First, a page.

That bash plate is 60% thicker than the standard item, too. Which is handy when you start crashing into rocks at the desert-smashing speeds this machine is capable of reaching.
The Terrain Management System modifies the responses of the engine, the 10-speed gearbox, and the electronic traction and stability control to suit different types of driving and surfaces.
The TMS has six modes, selected easily on the move via a dedicated button on the steering wheel, so you don't even need to stop driving before charging onto the next set of obstacles:
- Normal mode - for comfort, fuel economy and ease of driving
- Sport mode - sharpens responses for on-road shenanigans
- Grass/Gravel/Snow mode - sure-footed on slippery surfaces
- Mud/Sand mode - maximum traction and momentum for surfaces that you might otherwise sink into (handy in Morocco)
- Rock mode - smooth, low speed control for rock crawling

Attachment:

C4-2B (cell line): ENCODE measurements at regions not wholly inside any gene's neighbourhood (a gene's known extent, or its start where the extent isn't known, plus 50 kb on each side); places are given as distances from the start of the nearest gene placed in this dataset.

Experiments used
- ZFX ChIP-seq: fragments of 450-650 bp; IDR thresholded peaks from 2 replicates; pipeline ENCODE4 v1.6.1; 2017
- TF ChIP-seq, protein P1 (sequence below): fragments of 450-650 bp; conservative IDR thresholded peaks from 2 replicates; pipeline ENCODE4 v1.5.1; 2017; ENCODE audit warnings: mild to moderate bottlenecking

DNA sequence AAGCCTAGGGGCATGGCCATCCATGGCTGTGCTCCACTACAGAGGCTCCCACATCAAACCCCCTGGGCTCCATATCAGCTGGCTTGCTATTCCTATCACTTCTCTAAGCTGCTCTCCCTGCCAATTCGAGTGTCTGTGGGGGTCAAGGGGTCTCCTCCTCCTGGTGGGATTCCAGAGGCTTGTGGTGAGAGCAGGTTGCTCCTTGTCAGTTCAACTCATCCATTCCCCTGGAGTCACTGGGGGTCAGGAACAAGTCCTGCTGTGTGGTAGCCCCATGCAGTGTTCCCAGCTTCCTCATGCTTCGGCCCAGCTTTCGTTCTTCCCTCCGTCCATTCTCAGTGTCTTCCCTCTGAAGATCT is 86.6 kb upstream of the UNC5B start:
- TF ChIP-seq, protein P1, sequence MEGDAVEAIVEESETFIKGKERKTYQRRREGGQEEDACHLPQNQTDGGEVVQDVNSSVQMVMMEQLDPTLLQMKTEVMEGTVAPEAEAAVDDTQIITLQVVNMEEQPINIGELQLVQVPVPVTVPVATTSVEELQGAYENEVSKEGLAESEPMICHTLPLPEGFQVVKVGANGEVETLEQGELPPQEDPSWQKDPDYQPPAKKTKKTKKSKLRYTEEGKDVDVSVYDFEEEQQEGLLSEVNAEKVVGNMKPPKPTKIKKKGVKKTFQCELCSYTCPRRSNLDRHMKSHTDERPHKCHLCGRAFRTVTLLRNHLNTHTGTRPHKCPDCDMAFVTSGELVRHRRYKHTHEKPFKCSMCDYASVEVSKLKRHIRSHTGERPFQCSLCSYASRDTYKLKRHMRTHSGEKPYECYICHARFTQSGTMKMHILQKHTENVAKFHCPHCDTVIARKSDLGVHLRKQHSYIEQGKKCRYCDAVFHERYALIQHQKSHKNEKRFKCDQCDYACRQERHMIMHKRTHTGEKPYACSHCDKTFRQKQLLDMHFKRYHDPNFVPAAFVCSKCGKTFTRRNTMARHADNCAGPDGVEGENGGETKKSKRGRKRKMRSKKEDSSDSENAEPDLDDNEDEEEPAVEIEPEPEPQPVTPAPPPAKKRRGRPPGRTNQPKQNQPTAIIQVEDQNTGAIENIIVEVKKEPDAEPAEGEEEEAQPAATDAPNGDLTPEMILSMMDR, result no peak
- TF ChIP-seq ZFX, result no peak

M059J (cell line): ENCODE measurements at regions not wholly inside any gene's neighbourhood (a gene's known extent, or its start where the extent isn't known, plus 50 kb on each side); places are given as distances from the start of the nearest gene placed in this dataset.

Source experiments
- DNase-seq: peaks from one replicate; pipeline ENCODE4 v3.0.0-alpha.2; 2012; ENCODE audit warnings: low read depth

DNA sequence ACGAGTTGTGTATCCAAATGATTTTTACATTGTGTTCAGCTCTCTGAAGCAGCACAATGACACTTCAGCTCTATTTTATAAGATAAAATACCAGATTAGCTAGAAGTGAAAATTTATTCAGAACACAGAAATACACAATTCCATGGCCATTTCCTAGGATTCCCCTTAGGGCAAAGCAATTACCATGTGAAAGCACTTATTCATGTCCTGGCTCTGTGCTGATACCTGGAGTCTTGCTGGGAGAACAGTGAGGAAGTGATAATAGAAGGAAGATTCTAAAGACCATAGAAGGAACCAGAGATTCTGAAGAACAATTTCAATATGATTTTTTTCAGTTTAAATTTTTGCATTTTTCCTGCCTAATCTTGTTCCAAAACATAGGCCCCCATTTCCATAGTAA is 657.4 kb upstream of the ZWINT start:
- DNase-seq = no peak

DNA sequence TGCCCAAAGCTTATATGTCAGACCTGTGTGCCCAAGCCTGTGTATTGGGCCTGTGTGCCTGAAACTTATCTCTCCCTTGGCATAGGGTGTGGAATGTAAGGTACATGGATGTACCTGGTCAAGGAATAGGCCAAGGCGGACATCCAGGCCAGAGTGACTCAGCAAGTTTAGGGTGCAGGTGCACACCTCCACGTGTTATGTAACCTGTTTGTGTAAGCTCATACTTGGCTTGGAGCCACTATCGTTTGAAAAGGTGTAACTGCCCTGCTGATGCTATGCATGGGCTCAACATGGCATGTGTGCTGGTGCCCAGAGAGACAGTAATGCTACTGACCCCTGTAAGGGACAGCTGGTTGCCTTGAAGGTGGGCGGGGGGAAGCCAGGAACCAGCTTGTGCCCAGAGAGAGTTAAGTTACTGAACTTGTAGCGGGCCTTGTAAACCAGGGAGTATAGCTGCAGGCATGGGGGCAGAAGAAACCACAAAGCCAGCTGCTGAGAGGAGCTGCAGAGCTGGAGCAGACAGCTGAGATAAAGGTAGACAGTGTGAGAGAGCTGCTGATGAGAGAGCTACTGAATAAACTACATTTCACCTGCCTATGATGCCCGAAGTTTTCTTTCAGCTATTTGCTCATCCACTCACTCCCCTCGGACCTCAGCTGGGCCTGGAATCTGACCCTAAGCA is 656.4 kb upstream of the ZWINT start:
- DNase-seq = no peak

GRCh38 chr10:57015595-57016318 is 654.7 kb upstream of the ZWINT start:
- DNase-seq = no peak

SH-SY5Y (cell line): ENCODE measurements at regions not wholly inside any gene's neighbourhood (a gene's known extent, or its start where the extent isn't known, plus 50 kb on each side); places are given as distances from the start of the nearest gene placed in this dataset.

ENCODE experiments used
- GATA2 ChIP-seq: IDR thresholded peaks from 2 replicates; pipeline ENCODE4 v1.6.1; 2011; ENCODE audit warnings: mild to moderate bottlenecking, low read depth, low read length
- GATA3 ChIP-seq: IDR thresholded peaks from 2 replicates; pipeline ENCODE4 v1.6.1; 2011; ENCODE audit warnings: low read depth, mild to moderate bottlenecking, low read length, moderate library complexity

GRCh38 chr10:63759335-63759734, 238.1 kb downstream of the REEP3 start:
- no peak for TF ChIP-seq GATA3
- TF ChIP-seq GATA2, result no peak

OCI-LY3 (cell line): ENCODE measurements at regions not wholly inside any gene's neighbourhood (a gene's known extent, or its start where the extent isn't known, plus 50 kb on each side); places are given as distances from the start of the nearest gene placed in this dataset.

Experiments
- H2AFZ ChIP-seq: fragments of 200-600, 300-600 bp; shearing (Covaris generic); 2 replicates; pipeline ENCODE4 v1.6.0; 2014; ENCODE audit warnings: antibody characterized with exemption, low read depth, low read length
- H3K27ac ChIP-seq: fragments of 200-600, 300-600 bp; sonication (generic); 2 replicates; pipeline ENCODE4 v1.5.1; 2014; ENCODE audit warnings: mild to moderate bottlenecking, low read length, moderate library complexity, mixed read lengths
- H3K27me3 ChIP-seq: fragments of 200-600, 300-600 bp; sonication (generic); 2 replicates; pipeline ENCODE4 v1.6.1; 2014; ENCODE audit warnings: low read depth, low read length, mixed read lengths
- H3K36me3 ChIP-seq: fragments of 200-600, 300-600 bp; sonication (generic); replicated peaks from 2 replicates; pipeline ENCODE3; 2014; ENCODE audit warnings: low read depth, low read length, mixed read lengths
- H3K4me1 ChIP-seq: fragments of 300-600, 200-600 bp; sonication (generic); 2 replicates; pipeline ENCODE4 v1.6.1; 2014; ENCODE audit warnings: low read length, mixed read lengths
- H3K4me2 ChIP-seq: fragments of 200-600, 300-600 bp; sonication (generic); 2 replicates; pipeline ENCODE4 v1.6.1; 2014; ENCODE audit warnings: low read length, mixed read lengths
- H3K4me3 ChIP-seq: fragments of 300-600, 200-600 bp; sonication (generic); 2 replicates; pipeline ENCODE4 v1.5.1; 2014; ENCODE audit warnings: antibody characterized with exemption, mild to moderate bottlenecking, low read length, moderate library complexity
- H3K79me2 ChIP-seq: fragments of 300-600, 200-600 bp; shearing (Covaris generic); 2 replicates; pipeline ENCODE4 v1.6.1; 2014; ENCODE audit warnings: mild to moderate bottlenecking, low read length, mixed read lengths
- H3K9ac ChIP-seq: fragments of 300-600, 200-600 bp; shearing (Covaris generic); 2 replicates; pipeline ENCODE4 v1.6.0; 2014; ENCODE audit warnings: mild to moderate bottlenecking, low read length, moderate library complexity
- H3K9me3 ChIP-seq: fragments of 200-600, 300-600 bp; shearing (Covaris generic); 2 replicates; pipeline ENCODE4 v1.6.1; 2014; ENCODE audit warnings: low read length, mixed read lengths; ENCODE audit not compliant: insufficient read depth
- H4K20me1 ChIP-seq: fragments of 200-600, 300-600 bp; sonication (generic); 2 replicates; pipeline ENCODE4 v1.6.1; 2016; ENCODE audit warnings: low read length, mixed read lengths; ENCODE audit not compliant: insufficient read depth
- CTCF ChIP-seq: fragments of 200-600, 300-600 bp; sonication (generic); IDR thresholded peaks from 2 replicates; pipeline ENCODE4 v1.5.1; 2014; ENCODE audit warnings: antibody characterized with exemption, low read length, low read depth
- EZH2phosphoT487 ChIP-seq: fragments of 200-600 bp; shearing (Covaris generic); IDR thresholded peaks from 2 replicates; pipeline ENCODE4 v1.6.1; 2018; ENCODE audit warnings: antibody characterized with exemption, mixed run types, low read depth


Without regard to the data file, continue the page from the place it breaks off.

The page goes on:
- Baja mode - for FAST off-road driving; automatically reduces electronic intevention
The TMS works in partnership with the Ranger's part-time four-wheel drive system, which has three settings:
- 2H two-wheel drive - for on-road efficiency and off-road hooliganism
- 4H four-wheel drive - for faster off-road work
- 4L low-range four-wheel drive - for maximum off-road grip
There's also a diff-lock for even trickier low-grip situations.
We've been lucky enough to be given the opportunity to test all of the above, and you can be confident that they all work very well.
So, the Ranger Raptor is good off road?
The Ranger Raptor is incredible off-road – with one proviso we’ll come back to in a minute.
The upgraded suspension and chassis are absolutely everything you’d want them to be. The Raptor will take huge impacts – whether that’s sudden bumps or dips – and just keeps going, generally without mashing your head in to the ceiling in the process.
Sure, you will still get thrown about, but the seat fabric stops you sliding as you would on leather, and most heavy hot shots are dealt with in a single suspension movement. Extended sections of heavily rutted sand are jarring, but the dampers soak up the repeated bouncing entirely enough to allow you to keep on carrying speed that would simply shake most other pickups to death.
Following another Raptor in these circumstances, it’s breath-taking to see just how much the wheels go up and down compared to the relatively smooth trajectory of the frame and body. Even if it doesn’t feel quite that effortless inside.